By Jennifer Leighfield • 30 November 2020 • 13:40
Credit: Sharon McCutcheon - Pixabay
SPAIN is set to become the sixth country in the world to legalise euthanasia.
It is expected that the law will be approved in the first quarter of 2021, following widespread consensus in parliament for its regulation.
The report presented by the Socialist Party’s Justice Committee, which outlines the law, has been approved with 22 votes in favour, although it was opposed by the Partido Popular and Vox, who already presented amendments which were overthrown by absolute majority in the Congress of Deputies.
The proposal, which the socialist party says aims to “put an end to the suffering of many people”, may be approved as soon as January.
It contains some of the 250 plus amendments presented by the different political groups up until mid-October, and has introduced the possibility of the health services helping people to die in their own homes and not only at health centres. This change has been the main reason for the consensus, as several political groups believed it should be included.
This means, that it will be carried out for patients in extreme health situations who request it and who meet strict requirements, in any private or public hospital, or in their own home.
Another change includes the creation of committees for each autonomous region that will monitor case by case that the requirements to request help to die are met, resolve situations in which the right is denied and verify that euthanasia is carried out in accordance with the law.
This committee is one of the sore points of the proposal, as some groups believe a meeting should be held before the request is approved and then again after the euthanasia is carried out, while others think that there should only be one, afterwards, to save time.
Parliament still needs to vote on the text as a whole, as well as on the amendments, before the definitive law is created. This is expected to happen within the next few weeks.
The countries which already perform euthanasia are Belgium, Luxembourg, the Netherlands, Canada and Colombia; while Switzerland, Germany, Japan and some US states as well as one in Australia have decriminalised assisted suicide.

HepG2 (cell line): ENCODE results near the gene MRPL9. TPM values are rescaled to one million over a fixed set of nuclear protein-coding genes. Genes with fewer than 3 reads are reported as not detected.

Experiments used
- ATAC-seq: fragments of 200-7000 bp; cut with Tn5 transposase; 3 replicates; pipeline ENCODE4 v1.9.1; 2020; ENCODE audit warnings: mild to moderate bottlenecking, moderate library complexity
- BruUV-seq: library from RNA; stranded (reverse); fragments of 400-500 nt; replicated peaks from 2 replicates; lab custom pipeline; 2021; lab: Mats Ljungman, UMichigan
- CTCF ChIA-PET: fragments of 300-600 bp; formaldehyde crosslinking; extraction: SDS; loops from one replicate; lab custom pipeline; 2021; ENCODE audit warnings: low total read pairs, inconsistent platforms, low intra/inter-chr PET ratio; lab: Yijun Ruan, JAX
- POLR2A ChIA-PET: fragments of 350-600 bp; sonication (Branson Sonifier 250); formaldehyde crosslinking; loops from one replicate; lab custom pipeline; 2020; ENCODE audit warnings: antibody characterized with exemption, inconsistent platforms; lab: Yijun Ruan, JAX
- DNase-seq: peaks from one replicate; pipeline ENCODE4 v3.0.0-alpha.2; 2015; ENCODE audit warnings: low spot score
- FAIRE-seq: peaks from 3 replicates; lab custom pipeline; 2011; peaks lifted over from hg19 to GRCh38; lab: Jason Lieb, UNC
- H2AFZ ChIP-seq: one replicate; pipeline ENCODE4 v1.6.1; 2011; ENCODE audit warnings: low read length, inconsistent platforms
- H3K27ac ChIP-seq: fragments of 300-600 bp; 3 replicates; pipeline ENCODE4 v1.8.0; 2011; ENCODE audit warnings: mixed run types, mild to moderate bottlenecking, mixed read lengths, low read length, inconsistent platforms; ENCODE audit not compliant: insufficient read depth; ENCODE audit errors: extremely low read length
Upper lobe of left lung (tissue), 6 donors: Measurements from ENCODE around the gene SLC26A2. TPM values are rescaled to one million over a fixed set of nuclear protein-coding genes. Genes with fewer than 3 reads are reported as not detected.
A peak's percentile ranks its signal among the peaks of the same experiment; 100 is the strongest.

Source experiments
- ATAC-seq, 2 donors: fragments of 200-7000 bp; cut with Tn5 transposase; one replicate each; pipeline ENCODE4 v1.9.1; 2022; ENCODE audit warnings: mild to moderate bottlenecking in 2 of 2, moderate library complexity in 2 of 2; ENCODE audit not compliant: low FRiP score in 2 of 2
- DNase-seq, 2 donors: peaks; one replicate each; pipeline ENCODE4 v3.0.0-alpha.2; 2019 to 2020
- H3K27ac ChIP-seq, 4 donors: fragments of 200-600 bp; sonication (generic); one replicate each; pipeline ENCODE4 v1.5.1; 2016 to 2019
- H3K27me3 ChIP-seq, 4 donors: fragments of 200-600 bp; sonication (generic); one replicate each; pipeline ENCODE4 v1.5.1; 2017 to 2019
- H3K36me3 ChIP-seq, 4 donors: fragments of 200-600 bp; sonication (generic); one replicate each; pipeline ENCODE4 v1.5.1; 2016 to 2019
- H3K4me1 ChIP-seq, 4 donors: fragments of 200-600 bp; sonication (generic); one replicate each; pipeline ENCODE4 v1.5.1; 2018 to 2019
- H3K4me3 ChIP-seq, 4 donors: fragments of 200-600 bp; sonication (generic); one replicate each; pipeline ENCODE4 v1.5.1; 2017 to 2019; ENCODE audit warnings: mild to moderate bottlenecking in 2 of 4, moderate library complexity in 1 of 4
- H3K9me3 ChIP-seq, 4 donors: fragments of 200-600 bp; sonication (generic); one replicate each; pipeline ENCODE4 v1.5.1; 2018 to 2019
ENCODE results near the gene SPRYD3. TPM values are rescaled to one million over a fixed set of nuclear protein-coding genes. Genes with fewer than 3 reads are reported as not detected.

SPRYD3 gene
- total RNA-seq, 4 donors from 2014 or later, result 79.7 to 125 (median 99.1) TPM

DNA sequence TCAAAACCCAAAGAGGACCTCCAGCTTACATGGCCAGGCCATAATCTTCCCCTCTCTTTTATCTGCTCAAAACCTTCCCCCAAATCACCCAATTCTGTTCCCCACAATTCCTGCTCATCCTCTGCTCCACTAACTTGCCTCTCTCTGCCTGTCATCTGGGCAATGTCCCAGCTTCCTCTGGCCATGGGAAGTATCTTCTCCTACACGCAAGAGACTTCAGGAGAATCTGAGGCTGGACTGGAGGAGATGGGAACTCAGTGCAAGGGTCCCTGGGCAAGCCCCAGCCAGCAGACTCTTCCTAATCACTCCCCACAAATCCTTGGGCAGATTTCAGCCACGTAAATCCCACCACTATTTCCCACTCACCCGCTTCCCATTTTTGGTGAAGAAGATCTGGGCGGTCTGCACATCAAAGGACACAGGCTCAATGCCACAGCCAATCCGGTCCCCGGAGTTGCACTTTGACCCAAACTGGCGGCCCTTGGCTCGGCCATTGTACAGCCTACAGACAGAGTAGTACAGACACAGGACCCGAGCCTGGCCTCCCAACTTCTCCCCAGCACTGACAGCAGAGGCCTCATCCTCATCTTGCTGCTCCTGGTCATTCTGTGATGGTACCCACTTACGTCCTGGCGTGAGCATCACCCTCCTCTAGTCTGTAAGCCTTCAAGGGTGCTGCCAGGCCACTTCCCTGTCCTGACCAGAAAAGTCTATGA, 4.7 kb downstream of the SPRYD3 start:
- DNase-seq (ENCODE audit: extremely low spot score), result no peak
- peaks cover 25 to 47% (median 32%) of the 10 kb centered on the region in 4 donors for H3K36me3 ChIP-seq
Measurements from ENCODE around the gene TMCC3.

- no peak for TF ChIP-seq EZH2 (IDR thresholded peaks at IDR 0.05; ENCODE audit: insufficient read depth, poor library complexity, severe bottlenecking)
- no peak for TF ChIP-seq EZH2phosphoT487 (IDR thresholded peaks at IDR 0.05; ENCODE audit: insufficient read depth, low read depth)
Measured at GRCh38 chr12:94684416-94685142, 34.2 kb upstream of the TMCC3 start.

In Spain, according to the proposed text, the patient would be suffering from a severe, chronic and crippling illness which prevents them from being self-sufficient, or suffering from a serious and incurable disease causing constant unbearable physical or mental suffering which cannot be alleviated to a bearable degree.
They should also be over 18, legally resident in Spain, and conscious at the time of the request.
The aim is to keep euthanasia from becoming a “private business” and therefore it will also be carried out by the public health service.
There are also concerns over the name of the law, with a request for it to be along the lines of “Organic Law for the decriminalization and regulation of euthanasia and medical aid to die”, although this has not year been decided.
While certain parties have concerns over the purpose of the law, the main detractor is the Partido Popular, which has proposed an alternative law based on palliative car, and denies the “right to die”.
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Jennifer Leighfield, born in Salisbury, UK; resident in Malaga, Spain since 1989. Degree in Translation and Interpreting in Spanish, French and English from Malaga University (2005), specialising in Crime, Forensic Medicine and Genetics.
Published translations include three books by Richard Handscombe. Worked with Euro Weekly News since November 2006. Well-travelled throughout Spain and the rest of the world, fan of Harry Potter and most things ‘geek’.
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